My next step, usually done either before I start outlining or while I’m in the early stages, is to draft a first chapter. I write voice- and character-driven stories, and so it’s really important for me to be able to feel like I’ve nailed down a character’s voice before I dive into plotting the book out. Both times I’ve done this my first chapter has ended up changing somewhat, but for me, it’s still worth it to gain the extra glimpse into my character’s head and voice that drafting the first chapter gives me.

Once I’ve done that, it’s on to outlining!

I use a notecard method to outline. Because I have a toddler and so really don’t have the space or ability to use actual notecards strewn about the room, I use the notecard function on Scrivener (you can find lots of simple tutorials online for how to make this work). I make a folder in my Scrivener document called “Outline,” and that’s where all of my cards go. I begin simply and not at all chronologically, much as Rachel Aaron suggests here.  I begin with a brief line about the scenes that I know (I don’t worry about dividing those scenes into chapters until drafting)—usually the basic structure I’ve figured out in my pre-writing. I usually write only one line on my cards at this point, often very vague, and I fill in more details as I go along and find the world becoming more vivid and real to me and the small pieces of the story lining up better in my head.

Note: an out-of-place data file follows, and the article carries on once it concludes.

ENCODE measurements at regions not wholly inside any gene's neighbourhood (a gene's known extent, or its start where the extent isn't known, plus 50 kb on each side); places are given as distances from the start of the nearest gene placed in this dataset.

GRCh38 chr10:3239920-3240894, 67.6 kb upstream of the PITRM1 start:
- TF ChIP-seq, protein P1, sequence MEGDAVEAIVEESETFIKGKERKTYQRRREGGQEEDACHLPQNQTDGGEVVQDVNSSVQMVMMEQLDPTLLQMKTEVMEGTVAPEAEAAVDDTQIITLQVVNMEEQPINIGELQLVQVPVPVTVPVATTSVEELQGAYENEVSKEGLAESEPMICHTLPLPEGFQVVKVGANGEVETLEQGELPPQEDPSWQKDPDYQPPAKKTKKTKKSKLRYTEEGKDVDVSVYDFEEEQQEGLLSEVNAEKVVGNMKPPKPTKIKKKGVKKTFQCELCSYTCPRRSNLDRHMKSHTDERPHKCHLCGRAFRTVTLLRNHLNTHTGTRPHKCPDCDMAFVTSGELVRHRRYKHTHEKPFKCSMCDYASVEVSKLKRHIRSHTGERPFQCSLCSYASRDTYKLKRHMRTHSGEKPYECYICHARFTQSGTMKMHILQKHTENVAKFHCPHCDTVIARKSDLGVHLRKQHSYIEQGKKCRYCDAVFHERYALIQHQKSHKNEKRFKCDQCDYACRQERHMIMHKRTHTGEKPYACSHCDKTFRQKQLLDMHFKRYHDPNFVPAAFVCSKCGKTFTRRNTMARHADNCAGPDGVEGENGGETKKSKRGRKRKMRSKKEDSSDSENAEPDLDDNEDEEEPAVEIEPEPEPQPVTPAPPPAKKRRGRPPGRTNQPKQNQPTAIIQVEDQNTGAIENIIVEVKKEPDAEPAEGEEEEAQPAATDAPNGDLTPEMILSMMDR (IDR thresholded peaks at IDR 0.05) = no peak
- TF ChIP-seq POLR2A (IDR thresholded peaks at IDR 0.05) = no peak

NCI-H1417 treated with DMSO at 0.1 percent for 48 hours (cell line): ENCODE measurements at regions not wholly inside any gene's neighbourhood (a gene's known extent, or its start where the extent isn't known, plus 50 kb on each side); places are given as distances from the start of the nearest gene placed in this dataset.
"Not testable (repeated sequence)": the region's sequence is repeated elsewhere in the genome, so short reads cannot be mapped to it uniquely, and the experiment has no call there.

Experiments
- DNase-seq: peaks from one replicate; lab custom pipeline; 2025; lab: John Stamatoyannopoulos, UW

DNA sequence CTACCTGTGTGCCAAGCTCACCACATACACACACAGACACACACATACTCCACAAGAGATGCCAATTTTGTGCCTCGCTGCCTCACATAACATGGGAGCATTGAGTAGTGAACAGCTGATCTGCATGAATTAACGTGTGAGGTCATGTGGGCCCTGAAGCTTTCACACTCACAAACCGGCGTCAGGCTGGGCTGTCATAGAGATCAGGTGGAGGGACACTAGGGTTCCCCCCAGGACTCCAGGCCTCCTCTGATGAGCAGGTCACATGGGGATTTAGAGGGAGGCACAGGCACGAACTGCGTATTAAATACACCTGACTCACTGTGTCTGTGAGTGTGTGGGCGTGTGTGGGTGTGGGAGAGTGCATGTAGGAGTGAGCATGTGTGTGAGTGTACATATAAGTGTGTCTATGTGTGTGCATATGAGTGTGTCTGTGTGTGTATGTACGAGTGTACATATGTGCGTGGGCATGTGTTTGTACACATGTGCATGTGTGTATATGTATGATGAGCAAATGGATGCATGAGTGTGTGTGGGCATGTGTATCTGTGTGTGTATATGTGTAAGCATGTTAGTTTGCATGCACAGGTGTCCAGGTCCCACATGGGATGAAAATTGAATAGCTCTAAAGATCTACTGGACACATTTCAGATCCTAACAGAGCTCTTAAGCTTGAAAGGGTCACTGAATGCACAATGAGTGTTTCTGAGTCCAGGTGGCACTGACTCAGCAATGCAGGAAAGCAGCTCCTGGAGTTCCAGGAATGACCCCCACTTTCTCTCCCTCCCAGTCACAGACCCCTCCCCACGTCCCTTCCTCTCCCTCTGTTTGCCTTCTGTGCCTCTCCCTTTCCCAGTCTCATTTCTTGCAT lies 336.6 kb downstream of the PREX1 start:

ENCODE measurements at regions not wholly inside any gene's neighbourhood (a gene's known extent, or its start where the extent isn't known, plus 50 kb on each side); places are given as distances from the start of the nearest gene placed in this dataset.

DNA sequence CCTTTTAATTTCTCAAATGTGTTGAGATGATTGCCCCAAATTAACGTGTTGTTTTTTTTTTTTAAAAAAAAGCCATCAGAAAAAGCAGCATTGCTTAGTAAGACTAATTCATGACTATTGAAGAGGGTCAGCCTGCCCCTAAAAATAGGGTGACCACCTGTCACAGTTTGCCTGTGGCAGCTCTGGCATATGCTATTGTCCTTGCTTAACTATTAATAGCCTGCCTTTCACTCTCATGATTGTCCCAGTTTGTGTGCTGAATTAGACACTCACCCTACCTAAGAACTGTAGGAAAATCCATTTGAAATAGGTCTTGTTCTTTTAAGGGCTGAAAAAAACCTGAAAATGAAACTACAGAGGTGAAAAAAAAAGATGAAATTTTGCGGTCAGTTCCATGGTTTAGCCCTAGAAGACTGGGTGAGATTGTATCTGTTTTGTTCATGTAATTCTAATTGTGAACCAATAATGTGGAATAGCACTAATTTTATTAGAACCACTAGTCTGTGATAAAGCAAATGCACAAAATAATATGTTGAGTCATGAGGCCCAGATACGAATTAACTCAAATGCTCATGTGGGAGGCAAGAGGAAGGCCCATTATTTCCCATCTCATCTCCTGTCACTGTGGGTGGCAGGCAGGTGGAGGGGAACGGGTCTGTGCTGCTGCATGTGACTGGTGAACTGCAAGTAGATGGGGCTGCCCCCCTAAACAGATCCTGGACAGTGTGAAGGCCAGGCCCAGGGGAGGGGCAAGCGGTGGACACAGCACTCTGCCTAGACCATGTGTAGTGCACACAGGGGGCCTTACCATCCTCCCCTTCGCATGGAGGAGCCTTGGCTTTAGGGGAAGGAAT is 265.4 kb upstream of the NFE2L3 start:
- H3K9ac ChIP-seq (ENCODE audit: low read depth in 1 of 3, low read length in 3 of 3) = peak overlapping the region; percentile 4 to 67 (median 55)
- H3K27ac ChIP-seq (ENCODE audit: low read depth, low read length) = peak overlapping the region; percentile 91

After I’ve gotten down the scenes that I already know, I look at my notecards and figure out where I can build bridge scenes. I ask myself questions: What will it take to get my character from this card to this card? I slowly lay out the story as it comes to me, one card at a time, jumping around to whatever part of the story arc feels most accessible and easy to pin down. If I find myself getting stuck, I do as Aaron suggests in her post and switch tracks for a little bit—I’ll go back to my character dossiers and fill them out some more, or write a couple of paragraphs about the setting, or flesh out more details for the scenes I already know I need. Before long, whatever element I was missing in the outline will click into place and I’ll be able to keep going forward. I’m both a commitment-phobe and a nervous writer, and this stage is both exciting and incredibly nerve-wracking. I frequently feel like flinging up my hands and shouting “WHAT EVEN SHOULD HAPPEN HERE?!” Usually, I just have to ride that feeling out, and the next step ultimately comes to me!